Maintaining Balance and Control


To effectively level the board, it's essential to maintain balance and control over your body and skateboard. Here are some key points to consider:


Focus on Your Center of Gravity


Keep your weight centered over the board during the entire ollie. Distribute your weight evenly between both feet, allowing for better control and stability. Avoid leaning too far forward or backward, as this can disrupt the leveling process.


Engage Your Core Muscles


A strong core provides stability and control. Engage your abdominal muscles to maintain a stable body position while in mid-air. This will help you keep your board level and prevent any unnecessary wobbling.


Bend Your Knees


Bending your knees acts as a shock absorber and provides better control over your board. Keep your knees slightly flexed throughout the ollie to absorb the impact upon landing and maintain stability during the trick.


Keep Your Shoulders Parallel to the Ground


Align your shoulders with the skateboard's deck, ensuring they remain parallel to the ground. This posture helps maintain a level board, preventing it from tilting or turning unintentionally.


Tips for Keeping the Board Parallel


To keep your board parallel to the ground, consider the following tips:


Focus on Your Front Foot


As you slide your front foot forward, pay close attention to its positioning. Aim to keep it level with the skateboard deck throughout the motion. Avoid lifting the front foot too high or allowing it to drop too low, as this can cause the board to tilt or rotate.


Maintain a Fluid Motion


Ensure that your sliding motion is smooth and controlled. Avoid jerky or sudden movements that could disrupt the leveling process. Practice sliding your front foot with a consistent speed and motion, maintaining a fluid and controlled action.


Visualize the Leveling


Mentally visualize your skateboard being parallel to the ground. This visualization can help you maintain focus and improve your ability to level the board consistently. Picture the board remaining perfectly flat and level as you execute the ollie.


Land with Control


A smooth landing is crucial for maintaining the levelness of your board. As you prepare to land, extend your legs slightly to absorb the impact and maintain balance. Aim to land with both feet on the bolts, distributing your weight evenly, which will assist in keeping the board parallel to the ground upon landing.


Progress Gradually


Perfecting the levelness of your board takes practice and patience. Start by focusing on getting comfortable with the ollie and gradually work on refining the leveling aspect. Remember that consistency is key, and with time and practice, you will develop a better feel for maintaining a level board throughout the entire trick.


Leveling the board is a critical element in executing a successful ollie. By lifting the front foot and maintaining balance and control, you ensure that your board remains parallel to the ground, resulting in a higher and more stable jump. Remember to focus on your center of gravity, engage your core muscles, and keep your shoulders parallel to the ground. Practice the sliding motion of your front foot and visualize a level board. With dedication and perseverance, you will master the art of leveling your board and take your skateboarding skills to new heights.


Progressing Beyond The Ollie


Once you have mastered the ollie, a whole world of possibilities opens up in the realm of skateboarding. The ollie serves as the foundation for numerous advanced tricks that will allow you to take your skills to the next level. In this section, we will explore some of the popular tricks you can learn after mastering the ollie and discuss how they build upon the fundamental skills you have acquired.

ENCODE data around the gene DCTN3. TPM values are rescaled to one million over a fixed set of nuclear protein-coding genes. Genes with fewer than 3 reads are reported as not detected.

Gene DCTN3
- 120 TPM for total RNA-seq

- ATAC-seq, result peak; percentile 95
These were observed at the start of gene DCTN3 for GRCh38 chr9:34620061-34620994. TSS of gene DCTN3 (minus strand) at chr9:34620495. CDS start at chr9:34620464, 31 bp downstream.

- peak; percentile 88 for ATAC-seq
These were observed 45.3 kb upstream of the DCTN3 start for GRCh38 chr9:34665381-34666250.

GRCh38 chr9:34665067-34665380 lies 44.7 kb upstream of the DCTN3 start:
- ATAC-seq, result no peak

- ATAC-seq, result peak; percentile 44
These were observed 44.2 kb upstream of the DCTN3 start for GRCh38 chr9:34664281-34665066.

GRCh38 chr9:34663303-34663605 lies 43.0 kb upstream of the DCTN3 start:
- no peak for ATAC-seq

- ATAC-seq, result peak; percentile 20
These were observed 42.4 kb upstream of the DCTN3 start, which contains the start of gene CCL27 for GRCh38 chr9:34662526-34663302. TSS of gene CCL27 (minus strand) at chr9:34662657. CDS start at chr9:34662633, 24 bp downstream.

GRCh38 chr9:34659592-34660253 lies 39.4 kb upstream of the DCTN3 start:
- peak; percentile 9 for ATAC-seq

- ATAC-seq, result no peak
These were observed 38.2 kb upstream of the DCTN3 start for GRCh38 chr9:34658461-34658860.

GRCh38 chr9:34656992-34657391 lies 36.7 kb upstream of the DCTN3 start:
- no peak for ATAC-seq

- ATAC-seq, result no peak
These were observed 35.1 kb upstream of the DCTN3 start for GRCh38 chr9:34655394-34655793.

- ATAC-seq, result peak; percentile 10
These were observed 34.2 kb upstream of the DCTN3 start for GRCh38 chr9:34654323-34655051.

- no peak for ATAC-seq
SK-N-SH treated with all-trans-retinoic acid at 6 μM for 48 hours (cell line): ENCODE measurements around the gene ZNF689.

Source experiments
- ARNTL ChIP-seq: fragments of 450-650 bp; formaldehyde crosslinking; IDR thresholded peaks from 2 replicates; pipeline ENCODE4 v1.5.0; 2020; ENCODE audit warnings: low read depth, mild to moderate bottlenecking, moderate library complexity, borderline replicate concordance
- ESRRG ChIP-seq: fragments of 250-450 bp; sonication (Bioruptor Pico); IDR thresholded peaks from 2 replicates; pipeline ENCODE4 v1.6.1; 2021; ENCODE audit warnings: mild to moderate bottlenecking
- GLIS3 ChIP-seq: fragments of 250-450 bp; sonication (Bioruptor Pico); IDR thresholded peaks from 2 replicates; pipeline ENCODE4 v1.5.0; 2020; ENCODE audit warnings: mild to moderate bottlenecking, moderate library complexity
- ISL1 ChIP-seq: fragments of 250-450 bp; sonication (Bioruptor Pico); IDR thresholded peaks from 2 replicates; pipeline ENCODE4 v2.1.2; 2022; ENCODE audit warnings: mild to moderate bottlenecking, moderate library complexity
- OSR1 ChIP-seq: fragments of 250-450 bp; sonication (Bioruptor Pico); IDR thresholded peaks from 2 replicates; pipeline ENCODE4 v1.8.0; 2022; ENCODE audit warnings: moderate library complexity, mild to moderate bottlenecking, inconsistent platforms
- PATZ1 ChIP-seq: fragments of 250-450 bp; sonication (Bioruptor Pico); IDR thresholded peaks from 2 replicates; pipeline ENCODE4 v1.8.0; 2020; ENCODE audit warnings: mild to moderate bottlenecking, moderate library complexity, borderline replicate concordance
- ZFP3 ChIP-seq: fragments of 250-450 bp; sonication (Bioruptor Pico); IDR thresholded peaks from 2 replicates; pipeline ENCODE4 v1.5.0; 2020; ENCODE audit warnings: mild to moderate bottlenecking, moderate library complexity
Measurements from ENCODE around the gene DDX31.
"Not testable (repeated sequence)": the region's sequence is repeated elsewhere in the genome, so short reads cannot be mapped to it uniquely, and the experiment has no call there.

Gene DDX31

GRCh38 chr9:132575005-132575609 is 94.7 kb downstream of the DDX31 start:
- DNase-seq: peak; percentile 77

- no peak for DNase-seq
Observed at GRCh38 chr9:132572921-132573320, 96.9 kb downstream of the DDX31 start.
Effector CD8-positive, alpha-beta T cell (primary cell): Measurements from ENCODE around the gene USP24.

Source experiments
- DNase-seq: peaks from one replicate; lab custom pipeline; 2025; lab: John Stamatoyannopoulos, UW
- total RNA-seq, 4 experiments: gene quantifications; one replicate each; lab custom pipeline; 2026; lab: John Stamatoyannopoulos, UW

The kickflip is one of the most iconic tricks in skateboarding. It involves flipping the board 360 degrees along the length while simultaneously performing an ollie. To execute a kickflip, you will need to master the flick of your front foot, which causes the board to flip. The ollie skills you have developed, such as popping the tail, sliding your front foot, and leveling the board, will provide a solid foundation for learning kickflips. Practice your kickflips by combining the techniques of the ollie and flicking your front foot to initiate the flip.




Similar to kickflips, heelflips involve flipping the board, but instead of using your front foot, you use your back foot. In a heelflip, the board rotates 360 degrees along the length. By mastering the ollie, you have already developed the crucial skills of popping the tail and leveling the board, which are essential for executing a heelflip. Focus on the flick of your back foot to initiate the rotation while maintaining control and balance throughout the trick.




180s are a fundamental trick that adds style and variety to your skateboarding. As the name suggests, a 180 involves rotating your body and the skateboard 180 degrees while in mid-air. By mastering the ollie, you have already developed the necessary skills to perform a 180. To execute this trick, start by popping the tail and sliding your front foot while rotating your shoulders and hips in the desired direction. Maintain control of the board and land smoothly by keeping your eyes focused on the landing spot.


Varial Kickflips and Varial Heelflips


Varial kickflips and varial heelflips combine the elements of the ollie, kickflips, and heelflips. In a varial kickflip, the board performs a kickflip rotation while simultaneously spinning 180 degrees in the opposite direction. Similarly, in a varial heelflip, the board rotates while performing a heelflip motion and spinning 180 degrees. These tricks require a solid foundation in ollies, kickflips, and heelflips, as they involve combining the flicks and rotations of these tricks. By building upon your ollie skills, you can gradually progress to mastering these more complex variations.


Remember, progressing beyond the ollie takes time and dedication. Practice each trick consistently, focusing on perfecting the foundational elements while gradually adding the new components. It is essential to maintain a positive mindset and embrace the learning process, as mastering these advanced tricks requires patience and perseverance.